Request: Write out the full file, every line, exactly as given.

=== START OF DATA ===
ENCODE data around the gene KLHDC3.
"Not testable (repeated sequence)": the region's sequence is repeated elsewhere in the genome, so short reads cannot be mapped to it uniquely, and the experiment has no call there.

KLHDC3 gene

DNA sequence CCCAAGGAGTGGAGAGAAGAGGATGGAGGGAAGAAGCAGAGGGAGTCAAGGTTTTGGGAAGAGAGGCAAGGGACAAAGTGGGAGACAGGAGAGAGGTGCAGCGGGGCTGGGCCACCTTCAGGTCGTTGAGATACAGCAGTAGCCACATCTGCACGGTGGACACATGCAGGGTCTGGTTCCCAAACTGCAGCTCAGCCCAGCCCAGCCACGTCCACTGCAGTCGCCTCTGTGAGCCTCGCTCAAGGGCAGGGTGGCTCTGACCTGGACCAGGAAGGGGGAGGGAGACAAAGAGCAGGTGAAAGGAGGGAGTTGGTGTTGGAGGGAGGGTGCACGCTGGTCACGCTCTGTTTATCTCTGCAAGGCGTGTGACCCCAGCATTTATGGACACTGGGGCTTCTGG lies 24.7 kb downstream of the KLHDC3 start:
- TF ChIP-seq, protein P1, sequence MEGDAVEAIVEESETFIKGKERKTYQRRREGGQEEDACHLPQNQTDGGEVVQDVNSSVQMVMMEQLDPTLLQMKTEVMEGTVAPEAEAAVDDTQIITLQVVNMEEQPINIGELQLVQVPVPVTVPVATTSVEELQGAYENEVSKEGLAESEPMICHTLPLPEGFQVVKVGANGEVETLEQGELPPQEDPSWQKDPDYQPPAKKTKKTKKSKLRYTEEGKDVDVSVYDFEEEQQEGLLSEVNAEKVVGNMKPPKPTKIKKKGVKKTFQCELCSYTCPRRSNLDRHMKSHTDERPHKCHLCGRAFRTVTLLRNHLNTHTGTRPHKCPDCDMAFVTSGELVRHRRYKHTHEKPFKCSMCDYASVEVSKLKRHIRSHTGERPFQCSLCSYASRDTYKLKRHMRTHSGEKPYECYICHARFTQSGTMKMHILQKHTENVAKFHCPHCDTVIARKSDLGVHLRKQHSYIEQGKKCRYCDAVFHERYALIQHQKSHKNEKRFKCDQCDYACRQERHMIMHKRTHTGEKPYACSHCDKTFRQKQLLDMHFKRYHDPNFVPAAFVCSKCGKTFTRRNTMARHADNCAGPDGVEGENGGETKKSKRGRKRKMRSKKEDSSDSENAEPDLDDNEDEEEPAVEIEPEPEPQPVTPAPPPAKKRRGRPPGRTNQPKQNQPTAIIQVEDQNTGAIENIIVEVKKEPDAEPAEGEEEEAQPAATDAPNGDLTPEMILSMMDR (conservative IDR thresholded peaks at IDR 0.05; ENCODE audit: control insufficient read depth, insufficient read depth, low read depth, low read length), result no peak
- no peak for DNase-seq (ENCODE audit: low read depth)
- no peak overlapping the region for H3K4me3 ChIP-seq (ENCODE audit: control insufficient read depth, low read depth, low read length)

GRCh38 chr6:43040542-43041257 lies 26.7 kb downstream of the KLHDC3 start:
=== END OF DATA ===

ENCODE data around the gene KLHDC3.
"Not testable (repeated sequence)": the region's sequence is repeated elsewhere in the genome, so short reads cannot be mapped to it uniquely, and the experiment has no call there.

KLHDC3 gene

DNA sequence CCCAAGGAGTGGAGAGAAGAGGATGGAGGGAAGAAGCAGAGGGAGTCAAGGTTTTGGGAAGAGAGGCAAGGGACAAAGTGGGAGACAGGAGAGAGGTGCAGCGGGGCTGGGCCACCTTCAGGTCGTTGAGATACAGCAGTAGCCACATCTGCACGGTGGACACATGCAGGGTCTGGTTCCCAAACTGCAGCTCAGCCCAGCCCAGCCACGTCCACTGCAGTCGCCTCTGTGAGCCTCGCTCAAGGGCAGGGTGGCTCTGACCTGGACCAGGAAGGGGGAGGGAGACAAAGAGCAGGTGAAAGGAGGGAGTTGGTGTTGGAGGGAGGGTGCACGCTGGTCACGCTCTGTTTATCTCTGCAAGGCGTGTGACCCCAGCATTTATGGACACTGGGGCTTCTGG lies 24.7 kb downstream of the KLHDC3 start:
- TF ChIP-seq, protein P1, sequence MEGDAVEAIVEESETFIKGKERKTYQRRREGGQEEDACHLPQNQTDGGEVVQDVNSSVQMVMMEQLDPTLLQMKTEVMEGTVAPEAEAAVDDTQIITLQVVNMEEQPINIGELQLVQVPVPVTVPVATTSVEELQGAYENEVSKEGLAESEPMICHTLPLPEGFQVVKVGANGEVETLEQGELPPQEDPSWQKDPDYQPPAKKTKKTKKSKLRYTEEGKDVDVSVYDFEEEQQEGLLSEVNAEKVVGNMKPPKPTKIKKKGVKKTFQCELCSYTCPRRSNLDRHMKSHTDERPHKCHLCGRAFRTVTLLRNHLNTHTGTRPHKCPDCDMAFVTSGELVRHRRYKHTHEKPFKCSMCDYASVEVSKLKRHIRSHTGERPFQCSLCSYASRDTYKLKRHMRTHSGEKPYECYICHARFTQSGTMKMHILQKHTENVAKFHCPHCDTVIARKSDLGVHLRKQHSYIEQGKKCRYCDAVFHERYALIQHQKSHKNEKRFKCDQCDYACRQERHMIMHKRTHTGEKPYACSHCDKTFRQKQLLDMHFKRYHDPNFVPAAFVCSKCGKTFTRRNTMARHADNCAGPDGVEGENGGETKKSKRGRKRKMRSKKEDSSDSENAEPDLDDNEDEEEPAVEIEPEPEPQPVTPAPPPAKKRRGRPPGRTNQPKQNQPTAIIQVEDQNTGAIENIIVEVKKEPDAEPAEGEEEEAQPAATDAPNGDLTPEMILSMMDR (conservative IDR thresholded peaks at IDR 0.05; ENCODE audit: control insufficient read depth, insufficient read depth, low read depth, low read length), result no peak
- no peak for DNase-seq (ENCODE audit: low read depth)
- no peak overlapping the region for H3K4me3 ChIP-seq (ENCODE audit: control insufficient read depth, low read depth, low read length)

GRCh38 chr6:43040542-43041257 lies 26.7 kb downstream of the KLHDC3 start: